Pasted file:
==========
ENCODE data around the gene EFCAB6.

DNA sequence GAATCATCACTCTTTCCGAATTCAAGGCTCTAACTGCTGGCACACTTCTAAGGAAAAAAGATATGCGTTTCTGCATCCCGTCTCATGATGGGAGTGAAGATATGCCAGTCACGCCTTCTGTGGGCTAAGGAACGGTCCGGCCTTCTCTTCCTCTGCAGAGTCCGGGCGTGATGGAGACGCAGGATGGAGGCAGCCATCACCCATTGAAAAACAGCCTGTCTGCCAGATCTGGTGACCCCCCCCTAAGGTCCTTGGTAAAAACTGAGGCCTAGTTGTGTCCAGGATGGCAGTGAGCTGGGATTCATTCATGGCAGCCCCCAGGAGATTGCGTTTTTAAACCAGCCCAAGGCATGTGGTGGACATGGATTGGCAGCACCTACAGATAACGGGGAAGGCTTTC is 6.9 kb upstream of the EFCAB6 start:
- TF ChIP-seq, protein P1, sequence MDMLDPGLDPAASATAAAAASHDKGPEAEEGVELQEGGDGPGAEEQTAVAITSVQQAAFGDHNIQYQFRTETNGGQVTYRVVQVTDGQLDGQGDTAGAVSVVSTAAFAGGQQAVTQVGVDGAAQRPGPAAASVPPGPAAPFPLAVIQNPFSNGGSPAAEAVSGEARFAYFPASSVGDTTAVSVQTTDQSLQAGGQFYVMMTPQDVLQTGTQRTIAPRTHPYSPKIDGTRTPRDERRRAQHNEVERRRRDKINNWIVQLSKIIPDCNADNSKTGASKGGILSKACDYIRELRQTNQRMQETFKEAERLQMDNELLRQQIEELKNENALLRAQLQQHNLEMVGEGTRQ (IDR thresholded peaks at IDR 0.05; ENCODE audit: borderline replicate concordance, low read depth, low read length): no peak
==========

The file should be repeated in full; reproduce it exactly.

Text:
ENCODE data around the gene EFCAB6.

DNA sequence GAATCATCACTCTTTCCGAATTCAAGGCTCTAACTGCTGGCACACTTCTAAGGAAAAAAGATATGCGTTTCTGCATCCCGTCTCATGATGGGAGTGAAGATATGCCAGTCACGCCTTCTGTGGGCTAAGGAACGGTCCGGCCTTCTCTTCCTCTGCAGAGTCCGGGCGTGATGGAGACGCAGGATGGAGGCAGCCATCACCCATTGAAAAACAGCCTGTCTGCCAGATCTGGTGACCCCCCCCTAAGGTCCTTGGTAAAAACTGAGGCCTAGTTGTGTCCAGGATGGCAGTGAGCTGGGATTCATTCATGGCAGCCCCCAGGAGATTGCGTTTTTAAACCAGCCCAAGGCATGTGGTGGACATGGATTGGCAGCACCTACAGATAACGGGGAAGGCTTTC is 6.9 kb upstream of the EFCAB6 start:
- TF ChIP-seq, protein P1, sequence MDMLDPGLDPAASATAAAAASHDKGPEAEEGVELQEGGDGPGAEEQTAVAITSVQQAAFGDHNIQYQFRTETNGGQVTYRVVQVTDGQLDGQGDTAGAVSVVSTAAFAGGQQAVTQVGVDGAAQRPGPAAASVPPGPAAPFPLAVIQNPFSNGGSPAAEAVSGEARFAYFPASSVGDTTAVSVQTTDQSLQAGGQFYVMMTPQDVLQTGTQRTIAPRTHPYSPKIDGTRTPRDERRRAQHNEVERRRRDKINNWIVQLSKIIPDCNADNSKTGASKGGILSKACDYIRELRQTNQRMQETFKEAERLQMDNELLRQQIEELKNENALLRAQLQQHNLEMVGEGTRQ (IDR thresholded peaks at IDR 0.05; ENCODE audit: borderline replicate concordance, low read depth, low read length): no peak